• Political Geography: United States, Iraq, Middle East
  • Author: Andrew Engel
  • Publication Date: 02-2015
  • Content Type: Policy Brief
  • Institution: The Washington Institute for Near East Policy
  • Abstract: Earlier this month, Aref Ali Nayed -- Libya's ambassador to the UAE and former lead coordinator of the Libya Stabilization Team -- visited Washington to address the "Islamic State"/ISIS presence in his country. In his view, the group is rapidly expanding and may threaten Europe, though the U.S. government assessment is less certain -- some American intelligence officials believe Nayed may be overstating his case, but U.S. Ambassador to Libya Deborah Jones asked in a February 4 tweet whether "a divided Libya" can withstand ISIS. Indeed, the group has dramatically increased its physical and media presence in Libya since the Islamic Youth Shura Council (IYSC) of Darnah pledged allegiance to it last October, after which ISIS leader Abu Bakr al-Baghdadi recognized the Libyan "provinces" of Barqa (Cyrenaica), Tripolitania, and Fezzan as belonging to his self-styled "caliphate." At the same time, the group's supporters online have been aggressively recruiting while making the case for ISIS expansion in Libya and a new strategy in North Africa.
  • Political Geography: United States, Libya, North Africa
  • Author: Michael Knights
  • Publication Date: 01-2014
  • Content Type: Working Paper
  • Institution: The Washington Institute for Near East Policy
  • Abstract: Sending a small number of U.S. Apache helicopters to Iraq would demonstrate increasing U.S. support, and any local or regional drawbacks could be addressed by offsetting measures. The recent seizure of Fallujah by the Islamic State of Iraq and al-Sham (ISIS), al-Qaeda's main affiliate in Iraq, is a shocking development. Liberated from al-Qaeda in 2004 at a cost of 122 U.S. deaths, the city sits just twenty-five miles from Baghdad International Airport. Against the backdrop of this crisis, Iraq has once again sought to purchase an unspecified number of Boeing AH-64 Apache attack helicopters from the United States or, at minimum, to lease six of the aircraft while Congress decides the fate of a major, still-delayed arms sale. The potential benefits of sending Apaches sooner rather than later are clear, and although many have argued against such a move, their concerns are either unwarranted or readily addressable.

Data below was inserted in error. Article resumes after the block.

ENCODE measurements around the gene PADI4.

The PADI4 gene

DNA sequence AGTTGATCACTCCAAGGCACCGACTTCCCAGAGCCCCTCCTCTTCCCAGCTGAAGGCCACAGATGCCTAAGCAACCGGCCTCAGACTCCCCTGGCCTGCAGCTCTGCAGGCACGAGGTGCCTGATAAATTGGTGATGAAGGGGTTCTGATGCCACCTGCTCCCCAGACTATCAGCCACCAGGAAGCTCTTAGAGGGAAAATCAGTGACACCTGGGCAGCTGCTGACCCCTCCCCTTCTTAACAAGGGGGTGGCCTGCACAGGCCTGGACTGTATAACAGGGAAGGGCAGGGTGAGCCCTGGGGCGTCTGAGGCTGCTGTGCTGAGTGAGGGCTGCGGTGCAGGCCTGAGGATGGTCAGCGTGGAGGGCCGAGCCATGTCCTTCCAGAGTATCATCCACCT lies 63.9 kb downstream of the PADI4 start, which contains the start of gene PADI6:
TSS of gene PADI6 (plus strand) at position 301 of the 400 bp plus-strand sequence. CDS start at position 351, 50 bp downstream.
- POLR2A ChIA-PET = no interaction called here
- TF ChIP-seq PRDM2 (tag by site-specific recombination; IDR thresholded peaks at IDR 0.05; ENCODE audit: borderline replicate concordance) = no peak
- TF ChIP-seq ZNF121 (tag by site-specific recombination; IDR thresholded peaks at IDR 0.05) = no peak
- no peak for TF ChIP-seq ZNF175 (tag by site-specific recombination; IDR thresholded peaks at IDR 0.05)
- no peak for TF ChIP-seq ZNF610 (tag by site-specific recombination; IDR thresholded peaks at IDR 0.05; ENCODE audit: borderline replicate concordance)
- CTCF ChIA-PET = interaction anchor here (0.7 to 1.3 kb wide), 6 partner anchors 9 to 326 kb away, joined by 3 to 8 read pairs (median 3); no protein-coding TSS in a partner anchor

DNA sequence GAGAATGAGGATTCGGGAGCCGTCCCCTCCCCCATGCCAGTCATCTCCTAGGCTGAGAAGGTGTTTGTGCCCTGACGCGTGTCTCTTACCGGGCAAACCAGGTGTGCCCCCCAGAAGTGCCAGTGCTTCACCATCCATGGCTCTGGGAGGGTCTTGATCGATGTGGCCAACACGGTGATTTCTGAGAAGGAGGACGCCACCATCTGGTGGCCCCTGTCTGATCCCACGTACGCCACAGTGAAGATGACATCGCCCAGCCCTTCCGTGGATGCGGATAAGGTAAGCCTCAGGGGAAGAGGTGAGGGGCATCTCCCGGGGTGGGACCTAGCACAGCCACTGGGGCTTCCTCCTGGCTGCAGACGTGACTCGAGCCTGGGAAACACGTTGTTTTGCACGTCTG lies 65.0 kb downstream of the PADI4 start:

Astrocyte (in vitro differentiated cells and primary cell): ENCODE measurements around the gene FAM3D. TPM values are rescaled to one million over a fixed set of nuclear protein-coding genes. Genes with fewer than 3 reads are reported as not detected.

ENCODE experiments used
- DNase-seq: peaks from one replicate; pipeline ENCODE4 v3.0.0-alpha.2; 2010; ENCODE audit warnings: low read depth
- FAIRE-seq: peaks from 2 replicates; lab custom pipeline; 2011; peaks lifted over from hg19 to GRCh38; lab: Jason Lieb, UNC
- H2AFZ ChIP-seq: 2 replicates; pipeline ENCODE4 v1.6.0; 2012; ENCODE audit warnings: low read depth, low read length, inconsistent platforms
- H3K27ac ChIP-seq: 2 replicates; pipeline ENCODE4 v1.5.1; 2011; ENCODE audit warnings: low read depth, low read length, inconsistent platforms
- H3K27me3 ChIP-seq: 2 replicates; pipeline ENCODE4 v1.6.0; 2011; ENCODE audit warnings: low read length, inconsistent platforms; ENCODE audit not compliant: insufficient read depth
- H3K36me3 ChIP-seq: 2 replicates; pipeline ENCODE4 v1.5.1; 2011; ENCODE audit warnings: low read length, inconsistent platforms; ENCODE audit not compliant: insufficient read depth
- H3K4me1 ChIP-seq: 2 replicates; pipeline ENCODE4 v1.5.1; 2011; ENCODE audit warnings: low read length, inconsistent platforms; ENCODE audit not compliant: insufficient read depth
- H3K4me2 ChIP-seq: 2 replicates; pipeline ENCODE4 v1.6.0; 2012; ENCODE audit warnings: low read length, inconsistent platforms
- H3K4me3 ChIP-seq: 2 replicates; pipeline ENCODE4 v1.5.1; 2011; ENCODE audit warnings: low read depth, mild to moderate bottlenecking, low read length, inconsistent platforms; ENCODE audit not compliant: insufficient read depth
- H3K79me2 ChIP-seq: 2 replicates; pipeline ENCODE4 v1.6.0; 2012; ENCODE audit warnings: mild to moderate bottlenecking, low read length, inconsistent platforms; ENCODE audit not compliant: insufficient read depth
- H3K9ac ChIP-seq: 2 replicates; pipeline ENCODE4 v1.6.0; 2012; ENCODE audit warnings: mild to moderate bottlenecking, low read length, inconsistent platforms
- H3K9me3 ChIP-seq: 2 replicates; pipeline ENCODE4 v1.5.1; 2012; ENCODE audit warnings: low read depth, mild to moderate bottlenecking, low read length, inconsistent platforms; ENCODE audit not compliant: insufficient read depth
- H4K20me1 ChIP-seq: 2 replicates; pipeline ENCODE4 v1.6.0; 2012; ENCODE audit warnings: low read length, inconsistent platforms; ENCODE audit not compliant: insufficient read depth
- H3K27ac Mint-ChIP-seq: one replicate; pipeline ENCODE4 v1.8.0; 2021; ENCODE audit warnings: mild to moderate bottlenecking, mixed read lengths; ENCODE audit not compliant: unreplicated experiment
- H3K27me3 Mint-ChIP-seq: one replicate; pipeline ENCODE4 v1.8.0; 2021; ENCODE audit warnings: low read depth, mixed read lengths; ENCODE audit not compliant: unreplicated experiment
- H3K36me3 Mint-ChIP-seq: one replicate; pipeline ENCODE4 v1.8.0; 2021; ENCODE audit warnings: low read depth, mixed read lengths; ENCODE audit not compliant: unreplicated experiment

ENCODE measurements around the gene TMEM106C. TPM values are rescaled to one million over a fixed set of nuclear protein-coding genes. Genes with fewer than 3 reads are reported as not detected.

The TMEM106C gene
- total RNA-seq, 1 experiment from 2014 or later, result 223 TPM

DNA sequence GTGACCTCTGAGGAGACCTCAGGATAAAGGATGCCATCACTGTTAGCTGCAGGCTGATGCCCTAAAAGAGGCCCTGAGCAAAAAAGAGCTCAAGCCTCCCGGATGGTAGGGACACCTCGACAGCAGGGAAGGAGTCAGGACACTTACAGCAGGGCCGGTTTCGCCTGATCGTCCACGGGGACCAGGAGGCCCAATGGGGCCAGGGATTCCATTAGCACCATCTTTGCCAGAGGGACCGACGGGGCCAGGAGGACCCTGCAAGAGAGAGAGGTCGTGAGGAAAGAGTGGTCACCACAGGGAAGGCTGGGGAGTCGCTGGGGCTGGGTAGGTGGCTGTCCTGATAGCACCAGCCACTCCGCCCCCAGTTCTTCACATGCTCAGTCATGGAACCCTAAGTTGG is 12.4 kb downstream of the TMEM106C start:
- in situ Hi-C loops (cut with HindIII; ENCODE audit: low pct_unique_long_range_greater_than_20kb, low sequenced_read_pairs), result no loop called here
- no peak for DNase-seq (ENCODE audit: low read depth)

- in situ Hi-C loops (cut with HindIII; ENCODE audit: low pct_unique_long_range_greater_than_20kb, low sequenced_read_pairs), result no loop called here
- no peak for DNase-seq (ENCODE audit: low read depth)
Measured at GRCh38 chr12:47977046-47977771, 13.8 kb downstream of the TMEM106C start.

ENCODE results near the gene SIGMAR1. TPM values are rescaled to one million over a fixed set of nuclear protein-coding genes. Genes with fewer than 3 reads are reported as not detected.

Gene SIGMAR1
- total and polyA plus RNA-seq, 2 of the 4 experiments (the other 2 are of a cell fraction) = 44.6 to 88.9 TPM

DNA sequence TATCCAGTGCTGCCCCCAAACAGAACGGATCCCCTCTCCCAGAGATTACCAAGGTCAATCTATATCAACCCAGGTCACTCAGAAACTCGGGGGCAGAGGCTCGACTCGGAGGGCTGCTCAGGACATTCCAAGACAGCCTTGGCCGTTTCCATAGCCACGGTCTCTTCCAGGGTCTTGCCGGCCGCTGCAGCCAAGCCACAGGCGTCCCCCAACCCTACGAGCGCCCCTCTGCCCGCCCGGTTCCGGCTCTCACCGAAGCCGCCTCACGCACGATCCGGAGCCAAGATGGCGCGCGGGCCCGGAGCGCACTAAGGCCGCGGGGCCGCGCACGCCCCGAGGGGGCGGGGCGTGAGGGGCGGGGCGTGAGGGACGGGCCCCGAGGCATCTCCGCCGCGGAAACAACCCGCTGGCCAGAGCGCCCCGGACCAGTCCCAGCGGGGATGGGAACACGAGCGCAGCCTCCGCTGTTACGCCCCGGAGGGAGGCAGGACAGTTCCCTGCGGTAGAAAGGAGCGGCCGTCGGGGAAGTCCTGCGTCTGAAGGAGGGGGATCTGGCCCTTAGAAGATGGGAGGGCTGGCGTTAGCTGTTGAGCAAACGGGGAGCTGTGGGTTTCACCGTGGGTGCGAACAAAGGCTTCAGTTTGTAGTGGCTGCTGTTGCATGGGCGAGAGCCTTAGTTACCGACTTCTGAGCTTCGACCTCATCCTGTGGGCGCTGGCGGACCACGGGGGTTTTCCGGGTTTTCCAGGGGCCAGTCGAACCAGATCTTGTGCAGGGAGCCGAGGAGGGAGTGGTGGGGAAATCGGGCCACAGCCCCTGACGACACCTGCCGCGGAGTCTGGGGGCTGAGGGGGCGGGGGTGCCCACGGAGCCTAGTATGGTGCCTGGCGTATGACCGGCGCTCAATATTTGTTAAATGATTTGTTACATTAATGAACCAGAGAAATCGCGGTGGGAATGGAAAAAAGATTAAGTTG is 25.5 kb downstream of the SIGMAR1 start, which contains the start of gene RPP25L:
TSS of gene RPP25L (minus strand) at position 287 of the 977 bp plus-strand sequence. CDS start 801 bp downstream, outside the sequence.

• Political Geography: United States, Iraq
  • Author: Andrew J. Tabler
  • Publication Date: 01-2014
  • Content Type: Working Paper
  • Institution: The Washington Institute for Near East Policy
  • Abstract: Given that Assad and his backers want to gut the transition process called for in the Geneva Communique, Washington should plan to take other steps in parallel to the Geneva process.
  • Topic: Humanitarian Aid, International Cooperation, Armed Struggle, Authoritarianism
  • Political Geography: Geneva, Britain, United States, Iran, Washington, Turkey, Middle East, France, London, Germany, Saudi Arabia, United Nations, Italy, Syria, Switzerland, Egypt, Jordan, Qatar, United Arab Emirates